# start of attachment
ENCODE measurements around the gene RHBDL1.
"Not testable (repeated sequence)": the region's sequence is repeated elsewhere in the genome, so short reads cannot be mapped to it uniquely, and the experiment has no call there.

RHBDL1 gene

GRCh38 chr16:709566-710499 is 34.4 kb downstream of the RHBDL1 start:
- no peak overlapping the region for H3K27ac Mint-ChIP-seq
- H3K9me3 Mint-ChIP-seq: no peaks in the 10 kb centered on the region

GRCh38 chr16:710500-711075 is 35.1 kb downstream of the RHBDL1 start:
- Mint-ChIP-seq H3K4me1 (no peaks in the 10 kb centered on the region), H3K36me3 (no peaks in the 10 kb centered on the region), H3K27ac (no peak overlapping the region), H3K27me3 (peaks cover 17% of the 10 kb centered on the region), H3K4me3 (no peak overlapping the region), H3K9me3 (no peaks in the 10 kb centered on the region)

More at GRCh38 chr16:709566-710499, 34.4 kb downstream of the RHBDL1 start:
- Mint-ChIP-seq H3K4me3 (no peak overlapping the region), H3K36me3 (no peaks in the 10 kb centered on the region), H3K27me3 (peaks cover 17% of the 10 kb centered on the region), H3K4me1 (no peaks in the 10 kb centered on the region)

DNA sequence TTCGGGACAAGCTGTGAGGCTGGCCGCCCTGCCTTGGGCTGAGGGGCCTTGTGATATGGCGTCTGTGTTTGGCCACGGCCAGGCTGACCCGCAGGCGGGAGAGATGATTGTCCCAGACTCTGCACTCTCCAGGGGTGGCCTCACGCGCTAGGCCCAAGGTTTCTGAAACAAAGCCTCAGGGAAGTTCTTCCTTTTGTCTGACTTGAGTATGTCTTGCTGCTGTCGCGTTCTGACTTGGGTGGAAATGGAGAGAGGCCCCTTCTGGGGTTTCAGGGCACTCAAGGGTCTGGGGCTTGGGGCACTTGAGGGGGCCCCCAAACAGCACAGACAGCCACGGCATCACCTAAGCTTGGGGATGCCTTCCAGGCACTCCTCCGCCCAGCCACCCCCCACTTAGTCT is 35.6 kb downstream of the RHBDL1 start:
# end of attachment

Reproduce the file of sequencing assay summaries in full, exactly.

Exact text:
ENCODE measurements around the gene RHBDL1.
"Not testable (repeated sequence)": the region's sequence is repeated elsewhere in the genome, so short reads cannot be mapped to it uniquely, and the experiment has no call there.

RHBDL1 gene

GRCh38 chr16:709566-710499 is 34.4 kb downstream of the RHBDL1 start:
- no peak overlapping the region for H3K27ac Mint-ChIP-seq
- H3K9me3 Mint-ChIP-seq: no peaks in the 10 kb centered on the region

GRCh38 chr16:710500-711075 is 35.1 kb downstream of the RHBDL1 start:
- Mint-ChIP-seq H3K4me1 (no peaks in the 10 kb centered on the region), H3K36me3 (no peaks in the 10 kb centered on the region), H3K27ac (no peak overlapping the region), H3K27me3 (peaks cover 17% of the 10 kb centered on the region), H3K4me3 (no peak overlapping the region), H3K9me3 (no peaks in the 10 kb centered on the region)

More at GRCh38 chr16:709566-710499, 34.4 kb downstream of the RHBDL1 start:
- Mint-ChIP-seq H3K4me3 (no peak overlapping the region), H3K36me3 (no peaks in the 10 kb centered on the region), H3K27me3 (peaks cover 17% of the 10 kb centered on the region), H3K4me1 (no peaks in the 10 kb centered on the region)

DNA sequence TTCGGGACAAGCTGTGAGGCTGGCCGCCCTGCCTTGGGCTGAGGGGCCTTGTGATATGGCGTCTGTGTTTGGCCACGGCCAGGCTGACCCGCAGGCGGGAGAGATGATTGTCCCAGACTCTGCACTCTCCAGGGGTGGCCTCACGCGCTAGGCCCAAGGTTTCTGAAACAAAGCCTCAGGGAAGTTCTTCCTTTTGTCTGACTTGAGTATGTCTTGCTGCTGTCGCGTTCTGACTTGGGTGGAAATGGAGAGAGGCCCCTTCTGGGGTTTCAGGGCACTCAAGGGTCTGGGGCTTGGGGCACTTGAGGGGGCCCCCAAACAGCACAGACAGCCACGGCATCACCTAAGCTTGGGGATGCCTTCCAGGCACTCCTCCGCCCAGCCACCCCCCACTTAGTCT is 35.6 kb downstream of the RHBDL1 start: